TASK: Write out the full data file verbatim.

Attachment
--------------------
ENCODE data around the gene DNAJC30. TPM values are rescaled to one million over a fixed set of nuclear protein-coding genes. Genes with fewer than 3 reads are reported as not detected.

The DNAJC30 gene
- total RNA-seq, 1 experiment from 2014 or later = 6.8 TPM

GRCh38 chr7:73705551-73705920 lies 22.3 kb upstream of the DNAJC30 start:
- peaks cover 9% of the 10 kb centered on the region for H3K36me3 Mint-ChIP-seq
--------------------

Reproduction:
ENCODE data around the gene DNAJC30. TPM values are rescaled to one million over a fixed set of nuclear protein-coding genes. Genes with fewer than 3 reads are reported as not detected.

The DNAJC30 gene
- total RNA-seq, 1 experiment from 2014 or later = 6.8 TPM

GRCh38 chr7:73705551-73705920 lies 22.3 kb upstream of the DNAJC30 start:
- peaks cover 9% of the 10 kb centered on the region for H3K36me3 Mint-ChIP-seq